The main cause of variation between PAa and SLY is due to the proliferation of PMUs – clusters of genes that are adept at spreading through the genome. In this paper we have identified a number of conserved genes and gene arrangements that appear to be core to these PMUs. Comparison of these core genes and their syntenic arrangement also leads us to conclude that there are at least two species of PMUs in ‘Ca. Phytoplasma’. One key feature of these units, and one that possibly contributes to their fitness, is the acquisition of methylases. Our analysis indicated that the complement of methylases seemed distinctive to each ‘Ca. Phytoplasma’ species. The putative methylase xorIIM provided a possible explanation of how this occurs.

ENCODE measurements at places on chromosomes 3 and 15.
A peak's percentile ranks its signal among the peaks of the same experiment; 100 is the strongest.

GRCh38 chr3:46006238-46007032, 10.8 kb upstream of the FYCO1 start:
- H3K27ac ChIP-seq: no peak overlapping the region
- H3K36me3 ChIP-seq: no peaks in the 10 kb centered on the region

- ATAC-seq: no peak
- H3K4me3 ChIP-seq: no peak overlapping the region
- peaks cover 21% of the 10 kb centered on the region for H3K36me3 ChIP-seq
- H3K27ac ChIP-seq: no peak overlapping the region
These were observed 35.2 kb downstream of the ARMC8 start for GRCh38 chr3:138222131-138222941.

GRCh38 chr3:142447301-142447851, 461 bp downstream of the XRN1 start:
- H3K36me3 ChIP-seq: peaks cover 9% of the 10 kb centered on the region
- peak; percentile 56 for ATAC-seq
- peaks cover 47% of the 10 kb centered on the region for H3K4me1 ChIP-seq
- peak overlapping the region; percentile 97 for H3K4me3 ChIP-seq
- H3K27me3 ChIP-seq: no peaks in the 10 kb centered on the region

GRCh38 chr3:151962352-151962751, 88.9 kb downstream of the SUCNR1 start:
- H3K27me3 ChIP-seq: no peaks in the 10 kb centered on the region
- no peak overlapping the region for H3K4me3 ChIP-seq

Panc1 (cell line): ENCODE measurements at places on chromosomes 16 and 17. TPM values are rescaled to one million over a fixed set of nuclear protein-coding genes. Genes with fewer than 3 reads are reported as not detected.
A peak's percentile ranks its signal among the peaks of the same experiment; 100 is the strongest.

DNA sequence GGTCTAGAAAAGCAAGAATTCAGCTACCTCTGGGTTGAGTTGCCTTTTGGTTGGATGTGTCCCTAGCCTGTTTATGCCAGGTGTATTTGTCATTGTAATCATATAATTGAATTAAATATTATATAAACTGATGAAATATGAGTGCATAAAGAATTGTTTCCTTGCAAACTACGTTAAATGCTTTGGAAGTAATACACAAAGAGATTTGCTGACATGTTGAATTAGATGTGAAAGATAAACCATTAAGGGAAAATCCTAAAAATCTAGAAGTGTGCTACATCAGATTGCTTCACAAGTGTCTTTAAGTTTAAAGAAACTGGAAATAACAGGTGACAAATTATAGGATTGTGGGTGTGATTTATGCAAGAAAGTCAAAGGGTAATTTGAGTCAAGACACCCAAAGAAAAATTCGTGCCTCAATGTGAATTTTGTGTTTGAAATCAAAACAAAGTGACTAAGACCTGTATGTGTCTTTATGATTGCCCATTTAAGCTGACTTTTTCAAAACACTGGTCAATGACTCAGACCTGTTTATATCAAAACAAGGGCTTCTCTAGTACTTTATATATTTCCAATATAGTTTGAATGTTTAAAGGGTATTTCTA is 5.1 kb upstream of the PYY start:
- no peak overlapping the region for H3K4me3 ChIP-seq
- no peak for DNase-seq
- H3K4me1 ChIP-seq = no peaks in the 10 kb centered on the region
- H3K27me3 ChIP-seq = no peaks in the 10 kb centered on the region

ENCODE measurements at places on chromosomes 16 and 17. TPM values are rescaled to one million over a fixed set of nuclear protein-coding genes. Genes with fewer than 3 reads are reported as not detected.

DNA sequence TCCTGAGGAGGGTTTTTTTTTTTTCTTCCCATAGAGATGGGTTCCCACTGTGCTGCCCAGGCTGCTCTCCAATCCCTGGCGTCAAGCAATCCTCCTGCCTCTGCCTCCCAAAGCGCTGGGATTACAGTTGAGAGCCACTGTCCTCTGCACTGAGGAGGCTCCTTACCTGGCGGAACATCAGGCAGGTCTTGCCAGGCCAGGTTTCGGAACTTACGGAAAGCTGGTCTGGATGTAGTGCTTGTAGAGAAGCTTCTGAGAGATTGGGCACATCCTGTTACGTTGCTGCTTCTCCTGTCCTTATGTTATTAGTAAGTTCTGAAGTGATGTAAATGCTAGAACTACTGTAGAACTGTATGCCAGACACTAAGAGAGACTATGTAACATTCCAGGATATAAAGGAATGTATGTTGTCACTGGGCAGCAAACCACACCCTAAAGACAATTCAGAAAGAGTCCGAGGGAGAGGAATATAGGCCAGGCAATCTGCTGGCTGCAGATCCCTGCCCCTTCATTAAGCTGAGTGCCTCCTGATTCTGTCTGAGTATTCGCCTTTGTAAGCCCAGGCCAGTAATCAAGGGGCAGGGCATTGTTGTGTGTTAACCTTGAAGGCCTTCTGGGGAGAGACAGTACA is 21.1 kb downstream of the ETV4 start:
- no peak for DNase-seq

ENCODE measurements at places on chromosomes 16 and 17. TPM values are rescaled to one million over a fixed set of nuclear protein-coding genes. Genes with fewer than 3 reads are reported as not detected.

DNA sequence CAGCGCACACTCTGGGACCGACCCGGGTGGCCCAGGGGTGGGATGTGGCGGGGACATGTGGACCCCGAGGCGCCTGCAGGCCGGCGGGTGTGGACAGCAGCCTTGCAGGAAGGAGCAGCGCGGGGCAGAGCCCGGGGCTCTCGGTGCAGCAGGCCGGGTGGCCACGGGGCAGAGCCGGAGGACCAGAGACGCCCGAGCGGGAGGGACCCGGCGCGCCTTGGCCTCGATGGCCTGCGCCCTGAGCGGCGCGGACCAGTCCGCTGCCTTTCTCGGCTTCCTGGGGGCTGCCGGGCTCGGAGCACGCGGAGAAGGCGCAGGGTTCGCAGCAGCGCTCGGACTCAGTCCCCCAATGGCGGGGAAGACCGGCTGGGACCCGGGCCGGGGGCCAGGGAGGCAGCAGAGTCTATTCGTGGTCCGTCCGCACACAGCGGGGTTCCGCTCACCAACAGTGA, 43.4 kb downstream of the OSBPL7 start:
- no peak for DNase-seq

We believe that xorIIM was acquired by ‘Ca. Phytoplasma australiense’ by lateral gene transfer. In SLY it had been incorporated into a PMU and disseminated widely throughout the genome, whereas in PAa it remained as a single copy outside a PMU.

We also identified a conserved area of the 5’ UTR of the rpoD gene that seems to be associated with a discrete boundary of the PMUs. This should provide a guide to the mechanism of how these elements replicate and integrate into the genome.